Five Tips That Minimize Landscape Weeds

One of the most frustrating lawn maintenance tasks is the annual battle against unwanted weeds. Although many people think of things like dandelions and crab grass when weeds are mentioned, any plant — including desirable garden bed plants — can become a weed when it grows in an unwanted area. The following are a few tips that can help you prevent weeds in your landscape.

#1: Avoid Bare Soil

Weeds are opportunistic, so they will invade any area of the yard that isn't otherwise occupied. Planting desirable plants closer together, particularly in flower beds, can minimize weed growth. A lush lawn is also less likely to have weeds because the grass crowds it out. If you do have bare soil, cover it with landscape fabric and mulch, or at least mulch, to prevent weeds from taking over.

#2: Weed Earlier Rather Than Later

It may seem easier to pull weeds as they get larger and are easier to see, but the best time to pull a weed is when it is young and has a week root system. You can usually pluck weeds at this point right out of the ground. In larger areas, shallow cultivation that disturbs the top inch or so of soil will likely kill the young weeds without turning up weeds seeds that lie dormant deep inside the soil.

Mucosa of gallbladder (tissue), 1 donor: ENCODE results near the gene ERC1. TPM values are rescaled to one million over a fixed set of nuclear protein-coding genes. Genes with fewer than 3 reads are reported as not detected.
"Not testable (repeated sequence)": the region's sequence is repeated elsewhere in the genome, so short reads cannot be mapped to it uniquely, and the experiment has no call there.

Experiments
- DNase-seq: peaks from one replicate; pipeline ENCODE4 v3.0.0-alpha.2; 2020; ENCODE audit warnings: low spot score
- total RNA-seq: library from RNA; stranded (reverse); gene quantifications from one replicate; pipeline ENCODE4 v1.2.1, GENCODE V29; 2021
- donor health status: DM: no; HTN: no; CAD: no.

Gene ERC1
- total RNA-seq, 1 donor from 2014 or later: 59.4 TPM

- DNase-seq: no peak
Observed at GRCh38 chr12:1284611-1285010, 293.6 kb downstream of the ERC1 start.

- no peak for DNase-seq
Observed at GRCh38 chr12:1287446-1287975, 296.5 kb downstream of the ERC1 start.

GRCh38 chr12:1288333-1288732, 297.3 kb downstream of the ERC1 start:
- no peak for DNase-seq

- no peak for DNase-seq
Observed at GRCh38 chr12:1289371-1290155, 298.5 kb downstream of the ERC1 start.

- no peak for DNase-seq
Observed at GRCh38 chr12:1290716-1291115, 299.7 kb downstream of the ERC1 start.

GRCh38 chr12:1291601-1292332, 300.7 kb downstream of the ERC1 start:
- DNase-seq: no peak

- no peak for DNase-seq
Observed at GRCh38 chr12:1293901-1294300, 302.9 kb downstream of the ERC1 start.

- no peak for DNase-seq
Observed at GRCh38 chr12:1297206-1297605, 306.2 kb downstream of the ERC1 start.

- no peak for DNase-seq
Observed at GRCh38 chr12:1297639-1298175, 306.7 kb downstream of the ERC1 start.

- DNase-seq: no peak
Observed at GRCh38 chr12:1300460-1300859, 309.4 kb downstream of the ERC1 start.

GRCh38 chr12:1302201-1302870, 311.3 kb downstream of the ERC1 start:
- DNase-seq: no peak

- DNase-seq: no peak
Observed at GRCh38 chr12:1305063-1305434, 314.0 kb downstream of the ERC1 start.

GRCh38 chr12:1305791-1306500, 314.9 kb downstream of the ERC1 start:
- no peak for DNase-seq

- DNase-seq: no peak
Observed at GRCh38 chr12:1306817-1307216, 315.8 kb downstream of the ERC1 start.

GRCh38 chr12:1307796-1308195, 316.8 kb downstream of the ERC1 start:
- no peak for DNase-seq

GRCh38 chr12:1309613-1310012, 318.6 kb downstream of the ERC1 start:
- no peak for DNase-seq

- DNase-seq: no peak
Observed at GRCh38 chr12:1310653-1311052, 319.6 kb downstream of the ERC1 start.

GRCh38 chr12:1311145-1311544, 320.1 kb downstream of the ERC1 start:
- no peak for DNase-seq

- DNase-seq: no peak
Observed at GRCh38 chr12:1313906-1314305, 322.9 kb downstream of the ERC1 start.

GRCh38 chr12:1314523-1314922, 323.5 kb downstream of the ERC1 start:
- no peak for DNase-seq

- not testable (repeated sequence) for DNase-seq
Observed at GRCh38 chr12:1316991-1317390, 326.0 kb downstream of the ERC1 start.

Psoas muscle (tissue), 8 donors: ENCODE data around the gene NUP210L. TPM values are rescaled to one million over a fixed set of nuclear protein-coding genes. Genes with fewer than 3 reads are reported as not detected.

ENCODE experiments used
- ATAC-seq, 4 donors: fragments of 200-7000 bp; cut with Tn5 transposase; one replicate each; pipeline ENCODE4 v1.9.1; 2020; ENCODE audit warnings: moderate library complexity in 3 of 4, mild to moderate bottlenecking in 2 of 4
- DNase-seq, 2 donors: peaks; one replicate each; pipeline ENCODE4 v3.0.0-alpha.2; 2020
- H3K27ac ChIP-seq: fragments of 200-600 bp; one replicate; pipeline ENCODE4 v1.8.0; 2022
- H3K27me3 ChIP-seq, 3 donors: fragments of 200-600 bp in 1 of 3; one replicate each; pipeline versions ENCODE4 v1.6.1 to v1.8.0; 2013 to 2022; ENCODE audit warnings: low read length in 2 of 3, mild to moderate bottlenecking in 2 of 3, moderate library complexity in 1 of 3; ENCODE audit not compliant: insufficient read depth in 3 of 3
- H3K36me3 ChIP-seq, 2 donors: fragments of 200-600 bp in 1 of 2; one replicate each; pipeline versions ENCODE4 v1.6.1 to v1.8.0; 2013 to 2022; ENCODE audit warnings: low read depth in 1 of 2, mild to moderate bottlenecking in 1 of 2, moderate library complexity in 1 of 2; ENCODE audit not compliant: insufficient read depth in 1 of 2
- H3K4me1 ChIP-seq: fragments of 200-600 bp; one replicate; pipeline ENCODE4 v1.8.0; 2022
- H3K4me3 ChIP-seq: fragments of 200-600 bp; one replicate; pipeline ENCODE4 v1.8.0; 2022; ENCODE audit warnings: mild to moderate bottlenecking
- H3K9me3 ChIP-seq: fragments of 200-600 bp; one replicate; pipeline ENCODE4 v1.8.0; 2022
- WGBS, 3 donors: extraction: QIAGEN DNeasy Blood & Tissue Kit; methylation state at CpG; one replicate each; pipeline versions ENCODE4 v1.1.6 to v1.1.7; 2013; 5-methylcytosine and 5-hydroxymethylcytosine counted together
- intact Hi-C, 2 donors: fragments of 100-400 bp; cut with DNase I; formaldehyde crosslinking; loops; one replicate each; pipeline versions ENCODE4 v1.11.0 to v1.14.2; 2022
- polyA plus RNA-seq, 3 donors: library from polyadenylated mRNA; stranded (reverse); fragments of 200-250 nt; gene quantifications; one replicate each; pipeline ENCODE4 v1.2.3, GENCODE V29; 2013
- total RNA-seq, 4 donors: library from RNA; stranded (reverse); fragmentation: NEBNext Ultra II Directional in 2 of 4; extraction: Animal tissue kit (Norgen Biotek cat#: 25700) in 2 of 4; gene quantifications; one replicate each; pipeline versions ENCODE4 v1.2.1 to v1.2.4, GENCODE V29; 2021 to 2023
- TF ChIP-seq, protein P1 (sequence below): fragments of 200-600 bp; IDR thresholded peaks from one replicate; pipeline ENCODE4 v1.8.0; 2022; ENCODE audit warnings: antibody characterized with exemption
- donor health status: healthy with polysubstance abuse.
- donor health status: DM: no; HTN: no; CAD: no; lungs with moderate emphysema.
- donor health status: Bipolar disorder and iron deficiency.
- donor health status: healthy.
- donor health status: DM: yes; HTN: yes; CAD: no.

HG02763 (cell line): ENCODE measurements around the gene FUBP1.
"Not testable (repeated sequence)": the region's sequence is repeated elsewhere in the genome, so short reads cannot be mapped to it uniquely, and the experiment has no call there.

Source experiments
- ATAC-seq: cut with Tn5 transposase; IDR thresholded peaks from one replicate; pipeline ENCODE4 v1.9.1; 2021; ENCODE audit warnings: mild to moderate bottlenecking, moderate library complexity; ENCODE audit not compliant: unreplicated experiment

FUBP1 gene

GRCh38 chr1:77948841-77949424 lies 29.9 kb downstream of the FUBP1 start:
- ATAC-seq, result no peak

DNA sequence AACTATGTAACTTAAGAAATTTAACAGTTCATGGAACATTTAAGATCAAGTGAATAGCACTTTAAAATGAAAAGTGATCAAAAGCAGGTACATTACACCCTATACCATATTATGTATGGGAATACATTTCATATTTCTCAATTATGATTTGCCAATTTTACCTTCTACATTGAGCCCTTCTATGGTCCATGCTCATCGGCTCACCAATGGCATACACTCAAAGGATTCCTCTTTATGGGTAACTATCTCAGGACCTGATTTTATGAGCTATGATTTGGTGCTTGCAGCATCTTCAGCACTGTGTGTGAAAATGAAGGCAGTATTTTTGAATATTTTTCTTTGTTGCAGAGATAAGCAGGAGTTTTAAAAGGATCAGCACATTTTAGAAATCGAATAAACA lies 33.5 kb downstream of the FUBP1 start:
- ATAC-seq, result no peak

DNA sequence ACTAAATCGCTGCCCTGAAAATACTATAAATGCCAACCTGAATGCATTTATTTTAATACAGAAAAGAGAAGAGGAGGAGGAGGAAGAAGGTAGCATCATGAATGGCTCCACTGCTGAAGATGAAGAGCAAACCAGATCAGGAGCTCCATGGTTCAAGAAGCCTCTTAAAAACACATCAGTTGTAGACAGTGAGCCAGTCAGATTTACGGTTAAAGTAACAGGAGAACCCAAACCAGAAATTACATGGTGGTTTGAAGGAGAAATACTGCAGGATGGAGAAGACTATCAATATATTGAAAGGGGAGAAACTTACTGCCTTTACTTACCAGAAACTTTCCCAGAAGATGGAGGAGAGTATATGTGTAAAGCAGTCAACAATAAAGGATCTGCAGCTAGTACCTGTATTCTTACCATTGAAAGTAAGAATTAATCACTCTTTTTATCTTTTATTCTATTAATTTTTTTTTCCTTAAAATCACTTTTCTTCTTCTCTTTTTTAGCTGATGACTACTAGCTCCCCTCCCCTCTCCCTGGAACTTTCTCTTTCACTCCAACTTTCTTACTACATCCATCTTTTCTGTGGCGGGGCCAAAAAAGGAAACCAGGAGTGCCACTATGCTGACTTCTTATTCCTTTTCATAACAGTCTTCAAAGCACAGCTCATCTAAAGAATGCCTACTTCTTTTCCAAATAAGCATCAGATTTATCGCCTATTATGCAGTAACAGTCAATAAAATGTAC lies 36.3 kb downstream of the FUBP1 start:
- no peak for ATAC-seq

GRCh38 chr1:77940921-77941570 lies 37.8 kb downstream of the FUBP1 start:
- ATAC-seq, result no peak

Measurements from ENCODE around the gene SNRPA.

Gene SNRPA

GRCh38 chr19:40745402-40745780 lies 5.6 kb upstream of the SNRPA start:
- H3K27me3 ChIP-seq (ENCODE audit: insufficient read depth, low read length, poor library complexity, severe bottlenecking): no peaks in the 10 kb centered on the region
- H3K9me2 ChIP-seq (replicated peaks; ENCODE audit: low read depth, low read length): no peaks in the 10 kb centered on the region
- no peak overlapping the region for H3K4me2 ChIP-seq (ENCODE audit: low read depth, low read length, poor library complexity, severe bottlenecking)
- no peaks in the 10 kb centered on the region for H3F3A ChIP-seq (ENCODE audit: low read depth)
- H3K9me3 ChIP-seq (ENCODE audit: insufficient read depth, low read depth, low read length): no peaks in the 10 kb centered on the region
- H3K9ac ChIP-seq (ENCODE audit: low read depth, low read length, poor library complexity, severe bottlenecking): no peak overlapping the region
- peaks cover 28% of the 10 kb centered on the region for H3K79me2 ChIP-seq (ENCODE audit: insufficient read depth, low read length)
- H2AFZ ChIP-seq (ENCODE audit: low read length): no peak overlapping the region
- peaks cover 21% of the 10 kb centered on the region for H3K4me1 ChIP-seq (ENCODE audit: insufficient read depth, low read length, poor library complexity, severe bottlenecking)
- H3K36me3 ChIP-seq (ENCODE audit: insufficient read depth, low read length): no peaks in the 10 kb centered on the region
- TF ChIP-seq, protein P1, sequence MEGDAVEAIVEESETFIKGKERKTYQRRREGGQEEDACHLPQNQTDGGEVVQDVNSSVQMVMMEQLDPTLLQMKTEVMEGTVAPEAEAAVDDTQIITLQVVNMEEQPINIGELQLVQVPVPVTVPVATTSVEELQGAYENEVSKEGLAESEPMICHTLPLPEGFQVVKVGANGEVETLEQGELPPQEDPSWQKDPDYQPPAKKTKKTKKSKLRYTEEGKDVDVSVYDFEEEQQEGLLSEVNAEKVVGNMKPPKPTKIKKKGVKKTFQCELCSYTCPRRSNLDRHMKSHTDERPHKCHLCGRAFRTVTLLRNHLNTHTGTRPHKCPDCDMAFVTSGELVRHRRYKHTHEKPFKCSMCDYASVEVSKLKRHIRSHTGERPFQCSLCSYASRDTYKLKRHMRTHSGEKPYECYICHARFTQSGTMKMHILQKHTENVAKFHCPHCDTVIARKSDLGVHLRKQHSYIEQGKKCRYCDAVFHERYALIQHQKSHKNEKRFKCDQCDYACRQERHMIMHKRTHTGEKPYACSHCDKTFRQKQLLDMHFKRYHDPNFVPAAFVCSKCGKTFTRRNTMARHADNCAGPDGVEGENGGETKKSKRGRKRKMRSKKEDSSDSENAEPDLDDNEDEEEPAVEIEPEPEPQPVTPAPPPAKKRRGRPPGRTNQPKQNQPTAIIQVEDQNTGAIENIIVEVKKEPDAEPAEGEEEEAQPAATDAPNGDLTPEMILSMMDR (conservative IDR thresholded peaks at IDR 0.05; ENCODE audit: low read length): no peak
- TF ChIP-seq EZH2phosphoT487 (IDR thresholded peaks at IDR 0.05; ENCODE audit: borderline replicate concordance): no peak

#3: Use the Right Herbicides

Sometimes herbicides are the best solution, but you need to use the right herbicide at the right time. Pre-emergent herbicides are applied before weeds start to appear, generally in late winter for spring weeds and mid- to late spring for summer weeds. Post-emergent herbicides are typically targeted to a specific type of weed, such as a grass or broadleaf weed, and must be applied directly to the weed plants you want to destroy.

#4: Edge in Your Beds

Flowers become weeds when they move from your beds and into your lawn, whereas lawn grass becomes a weed when it invades a flower bed. Install edging around your flower beds to prevent this issue. Edging strips must be buried several inches deep to prevent roots from cross over. They must also be a couple of inches tall so weeds don't grow over the top.

#5: Keep Up With Deadheading

Seeds from both weeds and desired plants can spread quite far, which means even desired plants may pop up in unwanted areas. Deadheading, which is cutting off the old flowers before they go to seed, can prevent both weeds and desired plants from spreading.

For more help with weed issues in your landscape, contact a residential landscaping maintenance service.